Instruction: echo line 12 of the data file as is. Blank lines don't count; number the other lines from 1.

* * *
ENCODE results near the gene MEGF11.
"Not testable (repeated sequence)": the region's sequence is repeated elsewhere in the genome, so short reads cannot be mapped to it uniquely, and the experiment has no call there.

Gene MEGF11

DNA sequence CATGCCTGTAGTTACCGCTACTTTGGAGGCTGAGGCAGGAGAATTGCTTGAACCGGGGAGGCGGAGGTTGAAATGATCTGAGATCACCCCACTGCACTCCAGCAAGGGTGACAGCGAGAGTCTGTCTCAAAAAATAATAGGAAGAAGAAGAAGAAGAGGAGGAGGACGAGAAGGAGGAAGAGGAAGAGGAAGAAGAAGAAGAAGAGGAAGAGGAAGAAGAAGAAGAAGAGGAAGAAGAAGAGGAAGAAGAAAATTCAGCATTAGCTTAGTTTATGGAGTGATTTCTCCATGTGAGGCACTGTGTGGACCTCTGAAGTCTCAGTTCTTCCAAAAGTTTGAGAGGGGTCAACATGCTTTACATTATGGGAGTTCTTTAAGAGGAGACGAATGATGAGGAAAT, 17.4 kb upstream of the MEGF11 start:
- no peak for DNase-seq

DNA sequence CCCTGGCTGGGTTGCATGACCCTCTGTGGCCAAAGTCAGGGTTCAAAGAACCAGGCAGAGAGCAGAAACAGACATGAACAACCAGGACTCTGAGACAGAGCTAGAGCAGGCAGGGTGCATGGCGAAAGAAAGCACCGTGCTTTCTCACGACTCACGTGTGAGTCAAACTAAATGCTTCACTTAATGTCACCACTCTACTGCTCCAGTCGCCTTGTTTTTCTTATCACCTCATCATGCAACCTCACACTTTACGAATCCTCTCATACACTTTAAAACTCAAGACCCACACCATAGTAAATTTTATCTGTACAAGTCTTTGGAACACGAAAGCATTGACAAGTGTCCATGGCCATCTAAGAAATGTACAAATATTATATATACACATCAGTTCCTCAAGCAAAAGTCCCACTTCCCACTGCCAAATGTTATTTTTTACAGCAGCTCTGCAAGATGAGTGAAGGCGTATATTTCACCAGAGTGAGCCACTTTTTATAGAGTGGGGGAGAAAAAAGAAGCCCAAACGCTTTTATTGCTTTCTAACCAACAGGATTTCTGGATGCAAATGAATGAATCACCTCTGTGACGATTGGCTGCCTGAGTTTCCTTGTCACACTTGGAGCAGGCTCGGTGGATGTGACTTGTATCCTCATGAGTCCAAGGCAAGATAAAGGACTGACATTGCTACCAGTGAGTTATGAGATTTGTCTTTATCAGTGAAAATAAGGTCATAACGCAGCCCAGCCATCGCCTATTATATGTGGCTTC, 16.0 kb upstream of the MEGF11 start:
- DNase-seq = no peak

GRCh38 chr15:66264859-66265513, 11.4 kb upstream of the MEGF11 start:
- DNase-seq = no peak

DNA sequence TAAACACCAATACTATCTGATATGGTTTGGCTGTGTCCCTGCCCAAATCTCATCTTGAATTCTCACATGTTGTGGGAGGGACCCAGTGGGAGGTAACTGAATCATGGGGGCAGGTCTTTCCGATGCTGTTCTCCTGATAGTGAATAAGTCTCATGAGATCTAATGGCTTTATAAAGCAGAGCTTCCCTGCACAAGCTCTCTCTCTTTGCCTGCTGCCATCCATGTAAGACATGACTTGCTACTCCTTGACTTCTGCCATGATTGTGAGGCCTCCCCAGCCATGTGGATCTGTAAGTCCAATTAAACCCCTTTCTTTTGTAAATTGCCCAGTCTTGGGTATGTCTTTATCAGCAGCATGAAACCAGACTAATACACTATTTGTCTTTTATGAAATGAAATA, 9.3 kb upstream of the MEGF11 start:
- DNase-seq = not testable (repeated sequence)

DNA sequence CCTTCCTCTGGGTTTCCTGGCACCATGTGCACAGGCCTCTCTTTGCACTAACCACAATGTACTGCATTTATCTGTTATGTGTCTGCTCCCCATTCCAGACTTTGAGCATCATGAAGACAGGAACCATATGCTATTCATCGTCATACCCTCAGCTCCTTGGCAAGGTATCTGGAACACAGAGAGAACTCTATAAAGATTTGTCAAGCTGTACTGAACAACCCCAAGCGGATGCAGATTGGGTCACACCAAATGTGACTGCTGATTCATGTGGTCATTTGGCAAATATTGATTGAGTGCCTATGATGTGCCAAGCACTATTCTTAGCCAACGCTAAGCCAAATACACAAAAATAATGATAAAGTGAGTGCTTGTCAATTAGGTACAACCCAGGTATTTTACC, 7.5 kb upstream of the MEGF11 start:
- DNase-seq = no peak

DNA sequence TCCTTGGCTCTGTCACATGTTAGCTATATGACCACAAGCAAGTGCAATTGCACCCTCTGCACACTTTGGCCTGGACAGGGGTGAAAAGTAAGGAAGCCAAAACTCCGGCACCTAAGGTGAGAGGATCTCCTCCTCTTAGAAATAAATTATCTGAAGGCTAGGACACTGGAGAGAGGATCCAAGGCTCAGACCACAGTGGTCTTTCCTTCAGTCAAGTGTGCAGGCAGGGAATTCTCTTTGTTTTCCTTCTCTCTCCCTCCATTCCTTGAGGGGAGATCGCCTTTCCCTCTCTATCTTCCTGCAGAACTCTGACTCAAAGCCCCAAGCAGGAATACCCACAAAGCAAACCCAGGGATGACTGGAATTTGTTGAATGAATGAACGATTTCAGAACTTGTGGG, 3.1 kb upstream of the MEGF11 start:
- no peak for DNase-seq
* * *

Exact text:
DNA sequence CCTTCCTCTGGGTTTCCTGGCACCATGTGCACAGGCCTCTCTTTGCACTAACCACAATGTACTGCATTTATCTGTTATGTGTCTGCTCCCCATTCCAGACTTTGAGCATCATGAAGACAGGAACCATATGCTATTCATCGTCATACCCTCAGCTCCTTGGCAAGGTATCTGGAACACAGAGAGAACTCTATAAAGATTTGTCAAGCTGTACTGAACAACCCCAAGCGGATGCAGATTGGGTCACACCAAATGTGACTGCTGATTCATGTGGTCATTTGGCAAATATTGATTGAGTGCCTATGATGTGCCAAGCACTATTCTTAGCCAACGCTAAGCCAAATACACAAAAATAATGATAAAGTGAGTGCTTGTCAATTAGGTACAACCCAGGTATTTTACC, 7.5 kb upstream of the MEGF11 start: